Arashiyama is one of the most iconic destinations in Kyoto and features a gorgeous bamboo forest that will make you feel like you’re walking in another world. Something many people don’t know about Arashiyama is how short it really is! Though while walking through Arashiyama you will stumble upon a number of temples and gardens that you can visit for a short spell. If you are truly dedicated and would like to visit Arashiyama without heaps of other tourists it’s best to arrive between 6am-8am.
Cost to Visit: Free
At the end of Arashiyama, you’ll see an entrance for what appears to be another temple. However, it’s actually a garden! Okochisanso Garden is a bit more pricey than other gardens, shrines, and temples in Kyoto but don’t let the entrance fee scare you off. The gardens and villa were the former residence of Denjiro Okochi, a silent film actor from the 1920s. The gardens itself are lovely as well as the gorgeous views of the mountains nearby. At the end of your visit, you are served complimentary green tea and a biscuit cookie.
Back towards the entrance of the bamboo forest is Tenryuji Temple. Tenryuji Temple consists of two parts, the temple itself and the gardens. The garden area is very pristine and beautiful and includes a few seating areas to enjoy the tranquil scenery.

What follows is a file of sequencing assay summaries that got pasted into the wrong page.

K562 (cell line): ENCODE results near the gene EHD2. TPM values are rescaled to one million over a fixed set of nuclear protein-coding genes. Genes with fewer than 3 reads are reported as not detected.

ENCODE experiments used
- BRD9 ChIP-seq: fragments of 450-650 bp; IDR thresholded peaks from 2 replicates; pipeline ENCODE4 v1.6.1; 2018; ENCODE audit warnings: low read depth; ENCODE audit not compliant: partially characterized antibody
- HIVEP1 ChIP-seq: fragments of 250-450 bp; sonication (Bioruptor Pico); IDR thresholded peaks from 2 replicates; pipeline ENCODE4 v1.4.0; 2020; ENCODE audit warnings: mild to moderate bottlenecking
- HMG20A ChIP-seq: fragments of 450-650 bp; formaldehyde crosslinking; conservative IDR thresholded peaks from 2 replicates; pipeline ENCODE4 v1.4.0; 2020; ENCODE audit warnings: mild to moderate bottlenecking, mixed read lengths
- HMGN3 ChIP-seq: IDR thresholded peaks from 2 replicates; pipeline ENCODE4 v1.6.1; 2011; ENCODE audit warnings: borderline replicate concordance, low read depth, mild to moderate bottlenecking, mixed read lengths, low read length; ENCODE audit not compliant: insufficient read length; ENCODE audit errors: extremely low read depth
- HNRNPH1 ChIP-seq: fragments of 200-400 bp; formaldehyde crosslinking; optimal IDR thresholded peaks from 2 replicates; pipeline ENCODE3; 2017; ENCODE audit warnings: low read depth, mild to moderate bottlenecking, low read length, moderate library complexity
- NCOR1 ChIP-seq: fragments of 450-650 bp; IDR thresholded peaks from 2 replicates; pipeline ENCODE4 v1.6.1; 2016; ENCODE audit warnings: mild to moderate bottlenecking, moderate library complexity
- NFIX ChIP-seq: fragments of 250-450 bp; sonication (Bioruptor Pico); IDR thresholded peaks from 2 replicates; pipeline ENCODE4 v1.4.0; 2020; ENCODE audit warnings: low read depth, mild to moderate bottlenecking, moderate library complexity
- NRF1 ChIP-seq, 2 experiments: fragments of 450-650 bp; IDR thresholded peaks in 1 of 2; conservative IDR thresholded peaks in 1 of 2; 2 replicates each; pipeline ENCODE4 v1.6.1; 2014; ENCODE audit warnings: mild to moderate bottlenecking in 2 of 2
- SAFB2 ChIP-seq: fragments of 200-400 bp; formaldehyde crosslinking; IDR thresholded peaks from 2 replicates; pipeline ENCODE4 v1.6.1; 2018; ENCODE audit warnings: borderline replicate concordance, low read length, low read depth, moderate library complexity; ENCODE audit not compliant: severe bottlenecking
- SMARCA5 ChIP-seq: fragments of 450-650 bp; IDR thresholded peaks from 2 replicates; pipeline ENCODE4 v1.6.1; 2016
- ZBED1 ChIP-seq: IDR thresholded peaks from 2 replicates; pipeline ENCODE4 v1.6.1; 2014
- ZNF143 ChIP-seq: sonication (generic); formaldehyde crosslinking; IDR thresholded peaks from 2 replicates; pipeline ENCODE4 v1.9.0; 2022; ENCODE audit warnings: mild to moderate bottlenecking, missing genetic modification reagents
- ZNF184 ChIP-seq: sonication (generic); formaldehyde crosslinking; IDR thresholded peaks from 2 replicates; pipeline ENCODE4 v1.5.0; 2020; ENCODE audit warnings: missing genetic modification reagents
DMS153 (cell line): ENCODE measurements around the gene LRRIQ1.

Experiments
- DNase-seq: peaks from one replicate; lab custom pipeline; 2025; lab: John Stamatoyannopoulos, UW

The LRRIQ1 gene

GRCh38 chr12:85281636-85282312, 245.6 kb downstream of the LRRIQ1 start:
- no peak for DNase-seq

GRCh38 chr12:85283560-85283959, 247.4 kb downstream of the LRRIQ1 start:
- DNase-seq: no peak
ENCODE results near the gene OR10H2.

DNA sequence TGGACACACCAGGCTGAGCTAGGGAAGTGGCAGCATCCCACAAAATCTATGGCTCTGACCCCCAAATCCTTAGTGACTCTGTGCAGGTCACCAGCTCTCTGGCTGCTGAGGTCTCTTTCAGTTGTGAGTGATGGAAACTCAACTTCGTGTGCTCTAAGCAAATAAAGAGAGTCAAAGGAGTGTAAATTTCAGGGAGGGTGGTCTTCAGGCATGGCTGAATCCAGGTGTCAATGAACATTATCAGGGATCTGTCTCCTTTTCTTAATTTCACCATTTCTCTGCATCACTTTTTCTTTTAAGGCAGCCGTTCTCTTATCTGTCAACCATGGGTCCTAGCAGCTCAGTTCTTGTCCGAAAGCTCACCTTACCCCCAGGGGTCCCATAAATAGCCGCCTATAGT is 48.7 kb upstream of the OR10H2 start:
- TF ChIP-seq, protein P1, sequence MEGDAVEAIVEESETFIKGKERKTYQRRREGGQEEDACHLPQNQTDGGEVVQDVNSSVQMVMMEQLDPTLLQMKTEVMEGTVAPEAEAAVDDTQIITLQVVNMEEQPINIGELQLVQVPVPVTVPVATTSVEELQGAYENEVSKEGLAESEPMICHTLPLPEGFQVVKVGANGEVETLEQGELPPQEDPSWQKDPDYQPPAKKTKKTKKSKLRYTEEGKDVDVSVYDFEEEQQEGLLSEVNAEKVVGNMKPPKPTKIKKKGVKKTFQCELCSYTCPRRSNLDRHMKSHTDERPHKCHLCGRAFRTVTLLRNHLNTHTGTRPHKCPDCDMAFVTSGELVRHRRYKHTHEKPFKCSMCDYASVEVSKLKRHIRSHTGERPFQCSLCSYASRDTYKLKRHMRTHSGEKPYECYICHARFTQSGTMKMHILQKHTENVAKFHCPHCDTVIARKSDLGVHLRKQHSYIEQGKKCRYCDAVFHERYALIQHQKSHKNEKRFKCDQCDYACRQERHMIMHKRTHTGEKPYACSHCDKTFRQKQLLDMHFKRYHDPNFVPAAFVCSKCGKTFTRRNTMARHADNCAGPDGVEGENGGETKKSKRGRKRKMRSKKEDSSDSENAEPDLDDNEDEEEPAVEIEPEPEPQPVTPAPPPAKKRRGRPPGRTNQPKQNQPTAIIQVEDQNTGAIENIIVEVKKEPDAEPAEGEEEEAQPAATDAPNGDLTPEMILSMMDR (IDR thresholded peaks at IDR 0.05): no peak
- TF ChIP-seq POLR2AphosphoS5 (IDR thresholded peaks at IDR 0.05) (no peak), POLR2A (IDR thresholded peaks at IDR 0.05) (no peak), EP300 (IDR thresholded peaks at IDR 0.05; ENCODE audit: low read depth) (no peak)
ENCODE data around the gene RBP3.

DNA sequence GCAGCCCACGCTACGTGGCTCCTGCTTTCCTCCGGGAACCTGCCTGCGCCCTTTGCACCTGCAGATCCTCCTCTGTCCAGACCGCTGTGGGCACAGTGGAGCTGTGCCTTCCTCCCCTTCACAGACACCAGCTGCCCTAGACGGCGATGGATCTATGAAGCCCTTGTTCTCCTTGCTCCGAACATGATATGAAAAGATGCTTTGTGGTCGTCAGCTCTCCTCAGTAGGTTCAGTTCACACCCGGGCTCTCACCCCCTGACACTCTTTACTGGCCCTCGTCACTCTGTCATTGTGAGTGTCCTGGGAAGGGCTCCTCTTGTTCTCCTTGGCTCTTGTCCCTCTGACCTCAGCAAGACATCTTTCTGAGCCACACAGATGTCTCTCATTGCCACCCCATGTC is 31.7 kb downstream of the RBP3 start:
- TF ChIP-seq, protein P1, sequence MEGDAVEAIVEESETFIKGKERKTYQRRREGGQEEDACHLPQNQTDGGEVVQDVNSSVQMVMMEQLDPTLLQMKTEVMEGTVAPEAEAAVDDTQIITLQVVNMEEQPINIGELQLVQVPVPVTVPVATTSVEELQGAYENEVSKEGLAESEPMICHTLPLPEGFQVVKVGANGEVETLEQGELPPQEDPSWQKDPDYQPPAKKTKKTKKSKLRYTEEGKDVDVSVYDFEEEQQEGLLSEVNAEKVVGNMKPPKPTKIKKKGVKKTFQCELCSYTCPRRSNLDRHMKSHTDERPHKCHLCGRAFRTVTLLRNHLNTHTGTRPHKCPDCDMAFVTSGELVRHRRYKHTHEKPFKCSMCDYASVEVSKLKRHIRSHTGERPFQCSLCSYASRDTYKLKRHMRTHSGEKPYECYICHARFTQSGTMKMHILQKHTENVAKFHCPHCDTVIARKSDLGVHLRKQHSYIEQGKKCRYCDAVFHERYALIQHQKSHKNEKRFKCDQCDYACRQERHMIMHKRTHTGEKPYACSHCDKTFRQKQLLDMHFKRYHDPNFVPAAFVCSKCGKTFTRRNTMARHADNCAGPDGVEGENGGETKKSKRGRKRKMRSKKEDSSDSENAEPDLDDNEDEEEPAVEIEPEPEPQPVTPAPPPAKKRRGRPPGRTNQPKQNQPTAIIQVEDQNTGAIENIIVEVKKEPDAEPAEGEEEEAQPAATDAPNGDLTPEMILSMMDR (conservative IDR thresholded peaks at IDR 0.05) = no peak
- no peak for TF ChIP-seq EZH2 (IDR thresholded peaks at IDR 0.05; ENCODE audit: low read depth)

Price: 500¥ (Extra 300¥ if you would like to visit the temple grounds as well).
LUNCH: Convenience Store
During our trip to the Arashiyama area, we did not dine at any of the restaurants because we were pressed for time. Instead, we chose to stop at a convenience store (konbini) and grab some onigiri, yakisoba, and other items to eat quickly. However, if you would like to have a sit-down meal and time allows it Shigetsu is really popular for vegetarian kaiseki cuisine, Unagiya Hirokawa has delicious looking unagi (eel) and rice bowls, and Taishou Hanana is known for fresh sashimi.
Monkey Park Iwatayama
If you are looking for an ethical animal tourism option, Monkey Park Iwatayama is a great option. However, there are some things you should know before visiting…
1) This isn’t just a park to view monkeys. It also has the most amazing skyline view of Kyoto, so even just for that, it would be a good place to visit.
2) It is a 20-minute mountain hike that can be a little steep at times so make sure you bring water and comfortable shoes. If you do get tired there are many “resting areas” along the trail.
3) This would be a terrific attraction for kids, but please note, you are not allowed to touch or pet the monkeys. Some of the kids we saw there were a little young to understand that.
4) For only 100¥ you can get a cup of food to feed the monkeys inside the air-conditioned resting room area.
READ MORE: Guide to Monkey Park Iwatayama